President Obama told lawmakers he wants them to pass surface and waterway transportation funding bills by the summer and to pay for them by reforming the corporate tax code.
In his State of the Union address Jan. 28, Obama criticized the corporate tax code as being “riddled with wasteful, complicated loopholes” that reward moving jobs out of the country. He wants Congress to close those loopholes.
“We can take the money we save from this transition to tax reform to create jobs rebuilding our roads, upgrading our ports, unclogging our commutes – because in today's global economy, first-class jobs gravitate to first-class infrastructure,” he said, adding that lawmakers could protect 3 million jobs if they pass surface transportation and waterways bills by the summer.
Congress passed the MAP-21 highway law in 2012, but it will expire Sept. 30. Lawmakers have started considering a new bill to replace it, in addition to a water infrastructure bill to fund ports, canals and similar assets.
Obama said he would work to streamline the permitting process for infrastructure.
American Trucking Associations welcomed Obama’s call for infrastructure development, but found it lacking.
“While we appreciate President Obama making reference to the need for infrastructure investment, we remain disappointed in the continued lack of specificity when he discusses funding,” ATA President Bill Graves said in a statement.
“While it is critically important to the nation that Congress and the administration come together on a multiyear highway bill this year, we believe that until the administration puts forward a serious, user-based funding proposal we will risk going over the Highway Trust Fund 'fiscal cliff' in the near term and be woefully underfunded to meet the longer term needs of the nation,” he said.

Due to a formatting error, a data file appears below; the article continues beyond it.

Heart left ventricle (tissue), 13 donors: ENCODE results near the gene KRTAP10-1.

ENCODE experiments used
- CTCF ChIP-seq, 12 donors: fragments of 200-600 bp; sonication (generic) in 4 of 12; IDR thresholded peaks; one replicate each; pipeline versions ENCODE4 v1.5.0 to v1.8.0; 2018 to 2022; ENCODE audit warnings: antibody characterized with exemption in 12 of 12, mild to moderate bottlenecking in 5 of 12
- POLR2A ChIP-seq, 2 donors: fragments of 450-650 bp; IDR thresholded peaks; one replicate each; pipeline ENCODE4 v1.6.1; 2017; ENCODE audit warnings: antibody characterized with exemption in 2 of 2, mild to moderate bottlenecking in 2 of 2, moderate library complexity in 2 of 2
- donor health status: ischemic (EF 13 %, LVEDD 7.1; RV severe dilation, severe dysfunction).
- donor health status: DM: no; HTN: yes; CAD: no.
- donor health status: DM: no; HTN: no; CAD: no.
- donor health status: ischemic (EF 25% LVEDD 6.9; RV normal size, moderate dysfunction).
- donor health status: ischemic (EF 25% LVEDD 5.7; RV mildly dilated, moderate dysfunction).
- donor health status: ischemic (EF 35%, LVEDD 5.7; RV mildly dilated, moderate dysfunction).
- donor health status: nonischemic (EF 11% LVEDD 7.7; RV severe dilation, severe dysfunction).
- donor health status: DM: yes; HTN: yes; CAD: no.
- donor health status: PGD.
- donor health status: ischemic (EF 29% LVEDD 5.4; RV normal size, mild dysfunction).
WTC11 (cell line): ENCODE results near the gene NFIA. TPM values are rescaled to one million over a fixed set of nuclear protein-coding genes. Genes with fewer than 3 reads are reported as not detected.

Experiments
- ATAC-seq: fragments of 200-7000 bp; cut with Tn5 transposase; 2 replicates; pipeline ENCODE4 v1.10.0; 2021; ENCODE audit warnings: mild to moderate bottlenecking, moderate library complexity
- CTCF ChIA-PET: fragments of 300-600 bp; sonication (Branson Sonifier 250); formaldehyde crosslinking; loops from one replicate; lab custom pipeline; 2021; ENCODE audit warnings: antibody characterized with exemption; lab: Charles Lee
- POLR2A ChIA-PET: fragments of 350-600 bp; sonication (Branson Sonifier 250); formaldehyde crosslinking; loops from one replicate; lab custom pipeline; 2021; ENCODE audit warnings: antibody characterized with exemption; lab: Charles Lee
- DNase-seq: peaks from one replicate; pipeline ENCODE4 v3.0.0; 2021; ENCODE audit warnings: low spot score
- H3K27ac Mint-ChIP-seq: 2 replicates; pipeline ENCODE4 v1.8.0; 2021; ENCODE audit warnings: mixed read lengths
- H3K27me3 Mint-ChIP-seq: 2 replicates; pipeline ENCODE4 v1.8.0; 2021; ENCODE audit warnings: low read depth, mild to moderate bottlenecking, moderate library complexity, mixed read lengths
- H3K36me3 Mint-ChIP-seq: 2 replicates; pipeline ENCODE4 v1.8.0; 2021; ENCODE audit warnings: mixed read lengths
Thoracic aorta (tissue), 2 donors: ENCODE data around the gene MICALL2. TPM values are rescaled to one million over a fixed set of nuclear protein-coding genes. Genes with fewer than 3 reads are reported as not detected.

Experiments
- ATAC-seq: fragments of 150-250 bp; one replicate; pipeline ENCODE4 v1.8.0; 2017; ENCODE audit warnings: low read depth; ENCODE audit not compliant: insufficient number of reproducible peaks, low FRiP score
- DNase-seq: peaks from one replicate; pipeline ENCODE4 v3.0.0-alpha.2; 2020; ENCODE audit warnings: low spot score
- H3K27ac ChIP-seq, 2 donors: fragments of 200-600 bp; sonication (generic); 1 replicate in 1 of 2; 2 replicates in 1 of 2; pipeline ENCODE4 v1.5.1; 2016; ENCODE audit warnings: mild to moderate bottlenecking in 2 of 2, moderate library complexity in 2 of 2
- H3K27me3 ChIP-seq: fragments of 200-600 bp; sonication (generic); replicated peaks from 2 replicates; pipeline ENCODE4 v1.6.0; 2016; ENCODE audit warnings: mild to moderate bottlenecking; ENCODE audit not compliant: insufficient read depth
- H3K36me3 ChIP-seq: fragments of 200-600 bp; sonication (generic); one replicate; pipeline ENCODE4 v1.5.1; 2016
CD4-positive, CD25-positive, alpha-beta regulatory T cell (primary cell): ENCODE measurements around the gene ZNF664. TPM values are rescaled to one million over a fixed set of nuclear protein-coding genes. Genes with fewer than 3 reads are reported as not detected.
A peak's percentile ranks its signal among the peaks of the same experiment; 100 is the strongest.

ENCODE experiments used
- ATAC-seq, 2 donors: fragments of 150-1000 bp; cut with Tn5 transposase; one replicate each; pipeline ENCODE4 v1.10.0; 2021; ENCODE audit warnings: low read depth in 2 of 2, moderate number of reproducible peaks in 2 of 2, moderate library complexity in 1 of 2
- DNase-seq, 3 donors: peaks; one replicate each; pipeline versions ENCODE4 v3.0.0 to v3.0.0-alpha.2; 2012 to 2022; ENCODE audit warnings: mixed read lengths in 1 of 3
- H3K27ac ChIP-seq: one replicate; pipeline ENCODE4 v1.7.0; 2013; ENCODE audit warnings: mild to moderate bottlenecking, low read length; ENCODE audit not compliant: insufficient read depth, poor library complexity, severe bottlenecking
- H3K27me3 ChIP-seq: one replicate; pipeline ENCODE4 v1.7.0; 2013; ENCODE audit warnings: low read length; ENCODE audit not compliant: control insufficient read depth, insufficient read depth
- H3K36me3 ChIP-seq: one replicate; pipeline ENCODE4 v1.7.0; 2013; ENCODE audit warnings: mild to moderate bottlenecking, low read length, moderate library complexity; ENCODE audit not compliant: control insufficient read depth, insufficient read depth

ATA Chairman Philip Byrd Sr. attended the State of the Union and spoke about his experience in a video on the group's website.
“I was a little disappointed that we didn’t hear more substantive information relative to how we do infrastructure improvements, how we stabilize the Highway Trust Fund, things of this nature that are critical to our industry,” Byrd said. “It was just very shallow.”
The American Road & Transportation Builders Association also welcomed the infrastructure discussion.
“It is commendable that President Obama once again used his State of the Union address to talk about the need to repair the nation’s transportation infrastructure,” CEO Pete Ruane said in a statement. “Now we would like to see specific plans about how Congress and president plan to tackle the underlying problem: the need for new, long-term revenues.”
The president promoted expanded use of natural gas, which he called “the bridge fuel that can power our economy with less of the carbon pollution that causes climate change.”
He said he’d “cut red tape” to get more natural gas fueling stations built, which he said would help move trucks and cars to the fuel.
Obama also said his administration would set new fuel-efficiency standards for heavy-duty trucks “in the coming months … so we can keep driving down oil imports and what we pay at the pump.”
The standards would start in 2019 and build on current efficiency and greenhouse gas emission levels that get stricter from this year to 2017. An administration official said last year that the new standards may regulate trailers in addition to trucks.
The full transcript of Obama’s speech is available on the White House website.